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Today, Korean media is reporting that a team of South Korean researchers solved Yang-Mill existence and mass gap problem. Did anyone outside Korea even notice this? I was not able to notice anything in US media.

The paper is

Dimensional Transmutation by Monopole Condensation in QCD. Y. M. Cho, F. H. Cho, and J. H. Yoon. Phys. Rev. D. 87 no. 8, 085025 (2013). arXiv:1206.6936 [hep-th].

Is this just an ordinary "good" paper that is nothing close to solving Yang-Mills existence and mass gap problem? Or is it purported solution?

Note that the arxiv preprint is 2012's but the news of publication in Physical Review D is April, 2013.

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If "Today, Korean media [...]" and *"1206.6936" (which means June 2012 posting to the arXiv) really go together, then we already know why there is no big kerfuffle in the scientific community: that's old news (on order of 10 months). –  dmckee Apr 17 '13 at 12:47
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@dmckee Arxiv and Physica Review D dates difference. This probably means that either the paper had nothing to do with solving Yang-Mill existence and mass gap problem or people just did not notice then. –  Yang Apr 17 '13 at 12:50
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in any case, I will try to read the paper in minutes. –  Yang Apr 17 '13 at 13:07
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I don't have any idea what the paper is about. I only know that a 10 month old paper is unlikely to create a stir. You have to get used to the idea that mass media deals very poorly with science. Though science reporter generally understand at least some of what they are reporting on their bosses don't and they are writing for the least common denominator among their audience which is a pretty low level. –  dmckee Apr 17 '13 at 13:21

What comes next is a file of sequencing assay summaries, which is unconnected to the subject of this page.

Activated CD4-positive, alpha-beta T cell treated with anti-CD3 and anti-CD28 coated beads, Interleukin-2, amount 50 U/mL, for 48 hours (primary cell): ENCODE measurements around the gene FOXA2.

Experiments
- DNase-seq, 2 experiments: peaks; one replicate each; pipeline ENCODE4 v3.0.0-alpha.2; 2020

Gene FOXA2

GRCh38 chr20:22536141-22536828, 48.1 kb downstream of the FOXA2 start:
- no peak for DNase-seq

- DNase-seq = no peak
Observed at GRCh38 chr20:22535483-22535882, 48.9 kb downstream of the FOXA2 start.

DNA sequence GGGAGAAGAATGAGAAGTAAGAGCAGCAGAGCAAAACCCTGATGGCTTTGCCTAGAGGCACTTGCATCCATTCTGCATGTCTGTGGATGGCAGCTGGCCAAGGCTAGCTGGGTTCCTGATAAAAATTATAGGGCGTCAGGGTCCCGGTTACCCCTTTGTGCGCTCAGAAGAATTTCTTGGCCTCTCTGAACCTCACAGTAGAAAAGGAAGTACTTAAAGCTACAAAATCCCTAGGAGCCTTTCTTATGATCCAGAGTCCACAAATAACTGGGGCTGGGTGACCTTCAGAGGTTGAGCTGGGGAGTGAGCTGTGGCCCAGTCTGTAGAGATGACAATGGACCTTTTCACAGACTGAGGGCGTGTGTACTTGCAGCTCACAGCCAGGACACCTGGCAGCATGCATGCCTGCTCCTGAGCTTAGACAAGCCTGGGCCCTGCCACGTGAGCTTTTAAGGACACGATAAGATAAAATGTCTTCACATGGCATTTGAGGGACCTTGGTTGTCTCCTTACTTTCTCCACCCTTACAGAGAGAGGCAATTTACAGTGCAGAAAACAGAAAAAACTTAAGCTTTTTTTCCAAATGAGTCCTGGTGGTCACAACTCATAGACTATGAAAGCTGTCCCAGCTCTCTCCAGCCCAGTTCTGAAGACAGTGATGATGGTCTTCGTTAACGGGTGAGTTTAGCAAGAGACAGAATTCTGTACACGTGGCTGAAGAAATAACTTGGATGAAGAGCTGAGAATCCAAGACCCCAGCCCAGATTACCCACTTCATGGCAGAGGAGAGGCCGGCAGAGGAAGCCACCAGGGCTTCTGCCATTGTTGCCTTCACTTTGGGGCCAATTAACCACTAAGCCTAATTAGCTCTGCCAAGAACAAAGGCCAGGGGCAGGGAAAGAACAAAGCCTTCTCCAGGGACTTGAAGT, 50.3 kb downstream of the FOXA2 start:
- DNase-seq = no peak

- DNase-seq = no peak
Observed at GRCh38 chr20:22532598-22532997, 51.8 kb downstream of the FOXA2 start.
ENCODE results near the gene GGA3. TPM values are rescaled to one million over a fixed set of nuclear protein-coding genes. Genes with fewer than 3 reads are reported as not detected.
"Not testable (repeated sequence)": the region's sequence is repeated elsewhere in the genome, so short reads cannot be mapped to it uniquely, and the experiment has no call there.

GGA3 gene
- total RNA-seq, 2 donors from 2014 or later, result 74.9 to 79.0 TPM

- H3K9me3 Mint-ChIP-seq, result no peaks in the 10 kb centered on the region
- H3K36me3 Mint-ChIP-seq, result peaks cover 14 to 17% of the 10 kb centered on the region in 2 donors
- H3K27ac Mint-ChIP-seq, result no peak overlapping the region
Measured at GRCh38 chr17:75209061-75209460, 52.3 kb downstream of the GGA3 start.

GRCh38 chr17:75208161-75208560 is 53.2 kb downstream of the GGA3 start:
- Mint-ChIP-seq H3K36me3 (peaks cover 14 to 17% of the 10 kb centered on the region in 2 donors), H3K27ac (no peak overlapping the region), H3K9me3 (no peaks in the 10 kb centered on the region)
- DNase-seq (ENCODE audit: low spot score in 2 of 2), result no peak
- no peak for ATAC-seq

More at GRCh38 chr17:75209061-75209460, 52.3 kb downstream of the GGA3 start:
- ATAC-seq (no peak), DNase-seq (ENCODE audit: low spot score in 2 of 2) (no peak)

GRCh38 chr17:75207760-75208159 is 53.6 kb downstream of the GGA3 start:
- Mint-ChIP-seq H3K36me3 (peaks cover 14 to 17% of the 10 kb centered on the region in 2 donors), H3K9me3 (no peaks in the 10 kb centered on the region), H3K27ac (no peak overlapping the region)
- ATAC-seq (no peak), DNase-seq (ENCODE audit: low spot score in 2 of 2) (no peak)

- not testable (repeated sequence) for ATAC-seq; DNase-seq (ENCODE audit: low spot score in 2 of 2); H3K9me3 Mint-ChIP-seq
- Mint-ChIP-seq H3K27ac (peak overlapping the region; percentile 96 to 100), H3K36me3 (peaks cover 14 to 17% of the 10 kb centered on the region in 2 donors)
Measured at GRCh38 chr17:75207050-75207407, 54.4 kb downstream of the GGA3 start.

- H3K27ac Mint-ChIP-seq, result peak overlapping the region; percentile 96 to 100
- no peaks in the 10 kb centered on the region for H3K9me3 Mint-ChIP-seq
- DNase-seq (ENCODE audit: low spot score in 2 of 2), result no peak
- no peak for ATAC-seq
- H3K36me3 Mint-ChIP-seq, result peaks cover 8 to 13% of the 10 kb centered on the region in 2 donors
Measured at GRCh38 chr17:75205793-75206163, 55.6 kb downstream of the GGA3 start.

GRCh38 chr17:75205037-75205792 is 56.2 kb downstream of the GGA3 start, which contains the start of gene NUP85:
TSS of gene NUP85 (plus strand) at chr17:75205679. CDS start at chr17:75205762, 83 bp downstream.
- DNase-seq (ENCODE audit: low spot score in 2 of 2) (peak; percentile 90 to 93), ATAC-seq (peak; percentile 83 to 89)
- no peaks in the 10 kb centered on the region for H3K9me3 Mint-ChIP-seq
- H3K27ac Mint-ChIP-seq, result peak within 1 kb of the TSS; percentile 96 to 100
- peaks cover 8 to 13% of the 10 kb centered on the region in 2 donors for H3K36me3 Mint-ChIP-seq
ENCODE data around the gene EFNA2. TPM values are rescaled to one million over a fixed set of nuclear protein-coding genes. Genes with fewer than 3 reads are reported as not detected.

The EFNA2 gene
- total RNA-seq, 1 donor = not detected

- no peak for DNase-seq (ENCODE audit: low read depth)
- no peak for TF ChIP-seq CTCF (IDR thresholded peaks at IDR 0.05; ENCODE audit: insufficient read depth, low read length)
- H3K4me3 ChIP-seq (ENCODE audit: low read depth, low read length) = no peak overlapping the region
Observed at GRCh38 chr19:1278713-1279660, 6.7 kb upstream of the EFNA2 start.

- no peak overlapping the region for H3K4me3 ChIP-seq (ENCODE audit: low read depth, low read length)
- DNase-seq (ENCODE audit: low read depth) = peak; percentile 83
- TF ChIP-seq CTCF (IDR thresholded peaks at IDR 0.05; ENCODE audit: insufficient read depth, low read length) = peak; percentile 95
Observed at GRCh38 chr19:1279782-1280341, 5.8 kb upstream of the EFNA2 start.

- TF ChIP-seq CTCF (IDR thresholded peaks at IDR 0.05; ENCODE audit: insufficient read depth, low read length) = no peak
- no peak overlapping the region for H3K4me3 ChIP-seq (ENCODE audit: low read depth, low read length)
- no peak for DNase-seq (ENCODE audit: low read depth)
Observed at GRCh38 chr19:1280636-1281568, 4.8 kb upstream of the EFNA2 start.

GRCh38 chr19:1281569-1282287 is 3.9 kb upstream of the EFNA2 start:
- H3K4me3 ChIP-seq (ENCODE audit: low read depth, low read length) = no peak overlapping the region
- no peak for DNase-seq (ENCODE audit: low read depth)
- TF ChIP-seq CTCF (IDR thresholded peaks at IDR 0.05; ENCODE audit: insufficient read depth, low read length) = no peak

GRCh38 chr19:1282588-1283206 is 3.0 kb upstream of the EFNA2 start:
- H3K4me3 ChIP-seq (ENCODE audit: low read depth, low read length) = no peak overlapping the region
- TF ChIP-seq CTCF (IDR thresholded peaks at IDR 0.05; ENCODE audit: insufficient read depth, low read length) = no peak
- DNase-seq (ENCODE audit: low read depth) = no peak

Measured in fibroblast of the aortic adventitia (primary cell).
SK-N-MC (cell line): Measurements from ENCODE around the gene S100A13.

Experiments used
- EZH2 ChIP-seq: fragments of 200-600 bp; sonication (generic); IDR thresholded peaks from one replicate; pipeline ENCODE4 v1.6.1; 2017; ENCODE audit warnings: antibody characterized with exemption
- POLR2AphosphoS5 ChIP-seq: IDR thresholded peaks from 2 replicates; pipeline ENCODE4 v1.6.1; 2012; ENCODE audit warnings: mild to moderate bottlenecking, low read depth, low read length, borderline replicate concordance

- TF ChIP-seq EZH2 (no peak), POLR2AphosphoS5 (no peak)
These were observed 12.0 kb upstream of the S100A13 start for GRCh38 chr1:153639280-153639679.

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Yongmin Cho has been pushing this idea for more than ten years e.g. arxiv.org/abs/hep-th/0301013 –  Mitchell Porter Apr 17 '13 at 15:50
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2 Answers

up vote 5 down vote accepted

First impressions based on a quick read of the preprint:

  • I'm out of my depth on this! I couldn't tell you if their derivation is correct, but assuming that it is:

  • They don't treat real QCD. They study SU(2) YM without quarks. The authors claim they can do real QCD and get the same result, but this is not demonstrated in the paper (they defer this to a later publication).

  • They derive the gauge invariant infrared finite effective action of this theory at one loop. This is surely an impressive achievement, and an important milestone if it's true, but is probably still far from what a mathematician would accept as a "proof."

  • With the above caveats they show that monopole-antimonopole condensation is responsible for confinement, and that the tachyons appearing in previous calculations are unphysical.

EDIT: user1504 mentions the Millenium Prize, which involves pure YM (with an arbitrary gauge group though). This paper definitely doesn't satisfy the prize conditions:

  • It uses the regular not entirely rigorous (i.e., not axiomatically formulated) definition of Yang-Mills theory used by physicists, and

  • It doesn't prove a mass gap. You need a calculation to all orders to do that to a mathematician's satisfaction.

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To be fair, the lattice gauge theory people use the same definition the mathematicians would: It's the QFT defined by the continuum limit of the YM lattice path integral. They're just less fussy about their approximations. –  user1504 Apr 17 '13 at 15:33
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The phrase 'Yang-Mills existence and mass gap' usually refers to a particular Millenium Prize Problem, which asks for

a) a rigorous mathematical construction of pure 4d Yang-Mills theory (gluons only, no quarks), and

b) a proof that the Hamiltonian of this theory has a mass gap.

There's a $1M prize for doing this, which is what the media tends to get excited about. But the prize is for mathematical proofs, and the paper you've linked to is a physics paper. It looks to me like a rather interesting physics paper, but it definitely isn't a rigorous non-perturbative treatment of Yang-Mills theory. (They make no indication that their approximations are under analytic control.) It isn't going to win the Millenium prize.

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